This streamlined approach is a total game-changer compared to the old paper-based methods. It saves our ICPs hours of tedious work, which means they can focus on their patients.

We now have a new reporting system based on our Analytical Data Repository (ADR) that allows the setup of cyclical reporting. Reports can be tailored for the executives or the ICPs. If someone’s away on vacation, for example, they can set their reports – their replacement just has to press a button, and it’s done.

Multiprac has the ability for expansion and development to also track antibiotic resistance, occupational exposure incidents, contact tracing – you name it. This data aligns with the Australian infection prevention and control guidelines and it integrates with BI tools for flexible visualisation and analysis across single facilities or massive multi-site groups. That’s the true power of standardised, interoperable data.

Apart from Multiprac and the CKM, what else are you working on? 

Linden:

Within Multiprac, we’re actually looking at expansion, with new products forming a suite of Multiprac products. One of the products that we are now demonstrating focuses on staff health, particularly protection of staff through immunisation. It is called Multiprac Immunize. The current Multiprac does have a staff health module, but we’ve expanded it, and it will be a standalone product.

We’ve got numerous healthcare groups interested in this because there really isn’t much out there that will record and have the capabilities of this product – ensuring staff and their patients are protected from infectious diseases.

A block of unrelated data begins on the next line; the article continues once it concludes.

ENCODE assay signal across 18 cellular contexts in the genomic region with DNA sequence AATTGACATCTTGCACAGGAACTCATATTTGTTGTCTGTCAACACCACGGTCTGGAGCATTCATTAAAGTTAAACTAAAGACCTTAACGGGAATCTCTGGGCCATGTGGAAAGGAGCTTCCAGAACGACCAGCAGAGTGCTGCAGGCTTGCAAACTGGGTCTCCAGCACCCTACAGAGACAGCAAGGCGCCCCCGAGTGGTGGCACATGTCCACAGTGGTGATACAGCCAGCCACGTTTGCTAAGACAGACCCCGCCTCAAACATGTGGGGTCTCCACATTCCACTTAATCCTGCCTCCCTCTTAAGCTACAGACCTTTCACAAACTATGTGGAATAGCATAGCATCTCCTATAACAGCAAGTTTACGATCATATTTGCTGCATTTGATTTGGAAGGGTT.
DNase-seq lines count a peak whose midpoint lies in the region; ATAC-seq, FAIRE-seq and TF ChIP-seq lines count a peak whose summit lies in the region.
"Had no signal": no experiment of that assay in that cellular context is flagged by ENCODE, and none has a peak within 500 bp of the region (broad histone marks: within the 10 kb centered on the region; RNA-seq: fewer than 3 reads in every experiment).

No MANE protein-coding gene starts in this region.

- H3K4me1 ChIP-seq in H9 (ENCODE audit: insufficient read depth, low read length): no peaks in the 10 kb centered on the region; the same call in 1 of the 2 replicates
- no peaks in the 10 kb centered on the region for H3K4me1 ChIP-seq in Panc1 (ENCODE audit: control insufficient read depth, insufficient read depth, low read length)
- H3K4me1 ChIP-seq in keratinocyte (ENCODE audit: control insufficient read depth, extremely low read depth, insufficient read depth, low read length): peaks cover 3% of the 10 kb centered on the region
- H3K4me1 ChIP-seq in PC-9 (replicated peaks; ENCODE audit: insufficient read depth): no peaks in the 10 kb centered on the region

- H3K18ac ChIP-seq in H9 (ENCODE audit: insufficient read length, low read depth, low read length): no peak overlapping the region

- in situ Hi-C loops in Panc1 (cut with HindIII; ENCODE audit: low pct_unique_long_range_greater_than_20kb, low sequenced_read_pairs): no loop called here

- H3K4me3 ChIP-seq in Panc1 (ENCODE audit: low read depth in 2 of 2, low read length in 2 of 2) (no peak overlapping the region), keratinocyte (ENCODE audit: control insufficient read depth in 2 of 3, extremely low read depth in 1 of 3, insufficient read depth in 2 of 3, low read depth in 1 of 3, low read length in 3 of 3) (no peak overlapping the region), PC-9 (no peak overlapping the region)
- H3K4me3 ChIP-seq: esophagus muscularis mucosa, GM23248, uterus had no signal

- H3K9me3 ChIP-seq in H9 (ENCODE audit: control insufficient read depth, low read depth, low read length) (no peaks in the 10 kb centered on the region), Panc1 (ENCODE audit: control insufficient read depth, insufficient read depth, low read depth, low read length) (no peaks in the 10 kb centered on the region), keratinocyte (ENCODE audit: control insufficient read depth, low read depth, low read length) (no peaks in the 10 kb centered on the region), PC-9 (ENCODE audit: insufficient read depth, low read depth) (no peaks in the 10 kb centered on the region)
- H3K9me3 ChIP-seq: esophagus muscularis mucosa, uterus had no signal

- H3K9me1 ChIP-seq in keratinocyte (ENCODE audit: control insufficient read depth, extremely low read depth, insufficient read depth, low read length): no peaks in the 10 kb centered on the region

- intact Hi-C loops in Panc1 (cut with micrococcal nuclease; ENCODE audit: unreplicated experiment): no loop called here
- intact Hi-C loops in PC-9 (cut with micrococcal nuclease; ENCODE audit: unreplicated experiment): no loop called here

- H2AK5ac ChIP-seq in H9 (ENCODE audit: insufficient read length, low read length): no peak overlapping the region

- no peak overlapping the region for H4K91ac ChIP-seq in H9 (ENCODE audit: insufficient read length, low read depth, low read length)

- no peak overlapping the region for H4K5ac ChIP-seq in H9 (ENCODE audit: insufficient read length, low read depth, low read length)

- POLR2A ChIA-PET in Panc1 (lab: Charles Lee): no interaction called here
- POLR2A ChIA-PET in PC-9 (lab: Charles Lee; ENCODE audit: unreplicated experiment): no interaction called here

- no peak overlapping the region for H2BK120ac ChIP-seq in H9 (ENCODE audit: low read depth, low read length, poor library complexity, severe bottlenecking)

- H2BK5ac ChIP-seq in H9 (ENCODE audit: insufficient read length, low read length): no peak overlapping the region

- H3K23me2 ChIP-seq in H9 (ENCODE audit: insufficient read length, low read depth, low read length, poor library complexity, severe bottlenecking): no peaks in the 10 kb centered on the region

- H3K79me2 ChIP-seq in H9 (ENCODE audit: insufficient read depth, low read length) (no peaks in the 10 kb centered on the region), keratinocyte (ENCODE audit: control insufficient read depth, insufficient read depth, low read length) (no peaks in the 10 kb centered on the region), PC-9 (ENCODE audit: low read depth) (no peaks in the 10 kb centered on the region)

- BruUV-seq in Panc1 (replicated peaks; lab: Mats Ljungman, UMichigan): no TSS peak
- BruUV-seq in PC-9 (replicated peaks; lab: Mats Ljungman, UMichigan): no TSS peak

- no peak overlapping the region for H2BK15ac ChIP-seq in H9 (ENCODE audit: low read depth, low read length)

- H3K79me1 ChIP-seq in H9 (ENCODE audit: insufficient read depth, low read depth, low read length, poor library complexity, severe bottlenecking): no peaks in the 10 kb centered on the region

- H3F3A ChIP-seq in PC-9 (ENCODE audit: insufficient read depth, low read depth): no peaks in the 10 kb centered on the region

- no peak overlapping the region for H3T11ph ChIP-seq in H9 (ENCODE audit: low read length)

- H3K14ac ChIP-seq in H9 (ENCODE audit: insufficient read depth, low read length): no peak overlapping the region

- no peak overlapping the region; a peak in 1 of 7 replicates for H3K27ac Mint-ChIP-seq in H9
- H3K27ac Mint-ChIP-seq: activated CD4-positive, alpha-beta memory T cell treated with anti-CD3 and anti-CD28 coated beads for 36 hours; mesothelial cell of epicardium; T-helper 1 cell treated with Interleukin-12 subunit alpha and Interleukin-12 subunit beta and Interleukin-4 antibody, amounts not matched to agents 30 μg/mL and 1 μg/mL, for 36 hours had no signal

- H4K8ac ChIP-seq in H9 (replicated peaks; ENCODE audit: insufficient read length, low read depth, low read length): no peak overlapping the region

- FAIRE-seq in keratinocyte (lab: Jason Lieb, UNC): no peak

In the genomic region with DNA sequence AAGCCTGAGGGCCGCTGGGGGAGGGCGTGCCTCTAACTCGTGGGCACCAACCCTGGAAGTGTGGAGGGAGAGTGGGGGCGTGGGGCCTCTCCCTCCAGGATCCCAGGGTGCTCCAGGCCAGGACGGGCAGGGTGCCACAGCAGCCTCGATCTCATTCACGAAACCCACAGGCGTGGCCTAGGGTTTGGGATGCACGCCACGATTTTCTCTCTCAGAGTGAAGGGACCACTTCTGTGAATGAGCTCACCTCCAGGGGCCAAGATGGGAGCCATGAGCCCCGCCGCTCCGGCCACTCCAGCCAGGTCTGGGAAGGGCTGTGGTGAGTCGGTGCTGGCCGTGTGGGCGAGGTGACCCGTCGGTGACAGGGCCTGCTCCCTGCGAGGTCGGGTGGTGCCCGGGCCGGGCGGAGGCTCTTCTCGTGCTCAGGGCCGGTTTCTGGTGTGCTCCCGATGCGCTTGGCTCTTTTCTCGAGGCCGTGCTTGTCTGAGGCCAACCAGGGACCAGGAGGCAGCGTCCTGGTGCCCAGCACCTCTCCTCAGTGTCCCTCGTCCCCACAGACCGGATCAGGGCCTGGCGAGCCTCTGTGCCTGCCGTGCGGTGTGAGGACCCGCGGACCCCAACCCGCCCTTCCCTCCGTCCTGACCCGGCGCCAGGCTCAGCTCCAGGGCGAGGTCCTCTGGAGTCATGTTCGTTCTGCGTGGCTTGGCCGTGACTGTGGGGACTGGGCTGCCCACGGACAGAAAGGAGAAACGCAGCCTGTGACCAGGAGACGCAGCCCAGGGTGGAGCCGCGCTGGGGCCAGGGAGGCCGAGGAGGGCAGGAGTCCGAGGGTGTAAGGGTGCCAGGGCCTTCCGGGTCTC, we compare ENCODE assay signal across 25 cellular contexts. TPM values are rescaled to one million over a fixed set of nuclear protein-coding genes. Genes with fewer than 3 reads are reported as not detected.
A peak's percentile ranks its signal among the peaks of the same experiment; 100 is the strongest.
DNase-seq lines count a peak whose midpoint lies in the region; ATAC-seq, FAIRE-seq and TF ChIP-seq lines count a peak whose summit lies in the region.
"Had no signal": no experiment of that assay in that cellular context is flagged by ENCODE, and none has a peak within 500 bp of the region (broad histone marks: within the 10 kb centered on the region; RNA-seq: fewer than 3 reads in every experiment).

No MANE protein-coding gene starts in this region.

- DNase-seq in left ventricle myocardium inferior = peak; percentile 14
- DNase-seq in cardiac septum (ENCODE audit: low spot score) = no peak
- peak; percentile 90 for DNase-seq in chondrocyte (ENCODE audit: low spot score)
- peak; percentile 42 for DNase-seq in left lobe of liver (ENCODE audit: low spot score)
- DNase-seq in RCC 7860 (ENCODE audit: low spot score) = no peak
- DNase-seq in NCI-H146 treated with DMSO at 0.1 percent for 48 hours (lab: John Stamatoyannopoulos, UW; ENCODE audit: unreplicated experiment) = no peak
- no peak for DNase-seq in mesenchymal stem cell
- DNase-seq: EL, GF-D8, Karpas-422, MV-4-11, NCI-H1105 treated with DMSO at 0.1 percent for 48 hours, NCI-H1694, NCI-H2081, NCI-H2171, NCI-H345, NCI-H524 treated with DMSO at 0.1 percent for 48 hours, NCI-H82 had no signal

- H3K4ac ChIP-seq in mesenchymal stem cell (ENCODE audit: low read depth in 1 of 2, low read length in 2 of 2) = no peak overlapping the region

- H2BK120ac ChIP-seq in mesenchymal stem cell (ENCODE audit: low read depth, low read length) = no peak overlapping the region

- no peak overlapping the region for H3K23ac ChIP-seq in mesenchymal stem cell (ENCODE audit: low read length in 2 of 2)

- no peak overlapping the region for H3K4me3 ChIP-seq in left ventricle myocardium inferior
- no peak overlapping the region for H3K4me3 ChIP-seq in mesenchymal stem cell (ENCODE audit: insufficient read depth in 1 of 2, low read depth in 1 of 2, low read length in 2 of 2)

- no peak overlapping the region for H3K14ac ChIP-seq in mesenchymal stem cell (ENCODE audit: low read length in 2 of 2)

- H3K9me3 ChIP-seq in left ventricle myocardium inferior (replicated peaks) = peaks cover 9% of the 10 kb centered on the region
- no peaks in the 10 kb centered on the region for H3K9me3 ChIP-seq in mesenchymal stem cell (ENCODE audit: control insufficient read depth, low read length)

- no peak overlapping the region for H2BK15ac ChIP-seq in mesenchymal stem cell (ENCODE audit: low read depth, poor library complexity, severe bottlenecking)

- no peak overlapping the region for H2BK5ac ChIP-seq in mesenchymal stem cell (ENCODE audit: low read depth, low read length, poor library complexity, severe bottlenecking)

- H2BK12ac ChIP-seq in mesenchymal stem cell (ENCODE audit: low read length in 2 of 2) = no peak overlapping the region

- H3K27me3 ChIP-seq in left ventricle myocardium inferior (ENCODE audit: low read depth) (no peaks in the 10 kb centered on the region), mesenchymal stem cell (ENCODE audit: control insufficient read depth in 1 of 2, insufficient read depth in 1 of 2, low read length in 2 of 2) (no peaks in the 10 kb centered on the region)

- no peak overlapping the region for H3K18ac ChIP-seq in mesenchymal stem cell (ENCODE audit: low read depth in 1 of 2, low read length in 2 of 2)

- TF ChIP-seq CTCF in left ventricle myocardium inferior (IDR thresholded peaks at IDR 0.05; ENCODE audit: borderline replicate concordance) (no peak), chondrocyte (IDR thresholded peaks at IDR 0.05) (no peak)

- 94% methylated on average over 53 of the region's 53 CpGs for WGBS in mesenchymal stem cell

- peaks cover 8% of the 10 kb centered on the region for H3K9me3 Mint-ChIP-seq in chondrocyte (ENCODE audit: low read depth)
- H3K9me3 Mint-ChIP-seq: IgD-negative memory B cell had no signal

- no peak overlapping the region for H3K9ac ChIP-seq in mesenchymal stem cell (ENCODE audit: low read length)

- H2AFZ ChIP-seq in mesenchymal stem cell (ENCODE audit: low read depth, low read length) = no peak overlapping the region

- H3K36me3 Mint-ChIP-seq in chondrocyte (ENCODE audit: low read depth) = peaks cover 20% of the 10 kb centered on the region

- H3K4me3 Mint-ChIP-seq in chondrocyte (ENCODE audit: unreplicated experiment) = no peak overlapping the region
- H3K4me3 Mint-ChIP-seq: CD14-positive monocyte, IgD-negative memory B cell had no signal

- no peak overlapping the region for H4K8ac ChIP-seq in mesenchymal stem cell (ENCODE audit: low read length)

Sebastian, what’s next for the CKM?

Sebastian: We have just rolled out a big release – CKM 1.20.0, with a lot of new or adapted functionality. 

One area where we still want to do more work is ADL2 – the Archetype Definition Language version 2. This has not been finalised by the openEHR community but is coming together. Sooner or later we will have to focus on migrating everything from ADL to the next version. which will involve migrating all the archetypes.

This has a huge impact on CKM as the repository where we keep all the data, all revisions of archetypes from 2008 until now. We have to ensure we have the whole revision history so anything can still be reproduced. So, upgrading all that is actually a major task for CKM’s future.

For the next release, we’ll be starting to enable more capabilities around archetypes and templates to communicate with other standards and platforms. Not everything is openEHR, but there’s a lot of FHIR and OMOP. So, we’ll integrate mappings to FHIR and OMOP into CKM. We’ll also move towards being able to add typical exemplar queries expressed in the Archetype Query Language (AQL) and upload them to CKM.

Of course, you have Chunlan Ma at Ocean. She’s like the AQL maestro, right? 

Yes, she presented AQL at Medinfo 2007 in Brisbane, and it was probably the most fantastic presentation I’ve ever seen there. Everybody was standing and applauding at the end – it was really impressive.

She’s made a great contribution to openEHR by inventing AQL. The more common archetypes you use, the more important it becomes to be able to not only share the archetypes but also share these queries across different applications and health record repositories. So that’s what we are picking up on with this release.

The same goes for the mappings – if you want to map to FHIR, we want to make that as easy and consistent as possible. Grahame Grieve and the team are talking a lot about how we can collaborate on this and other areas and openEHR and HL7 have just signed up to collaborate. The European standards group (CEN) have also welcomed openEHR. This is at least one step we can take for the next CKM release.

There’s also getting the next version of ADL up to speed and making the review process smoother. There will be work in many areas, but attaching secondary models such as mappings, queries and perhaps subset models to archetypes and templates, making sure it’s all consistent – will be important for the future of openEHR and its promise of life-long health records.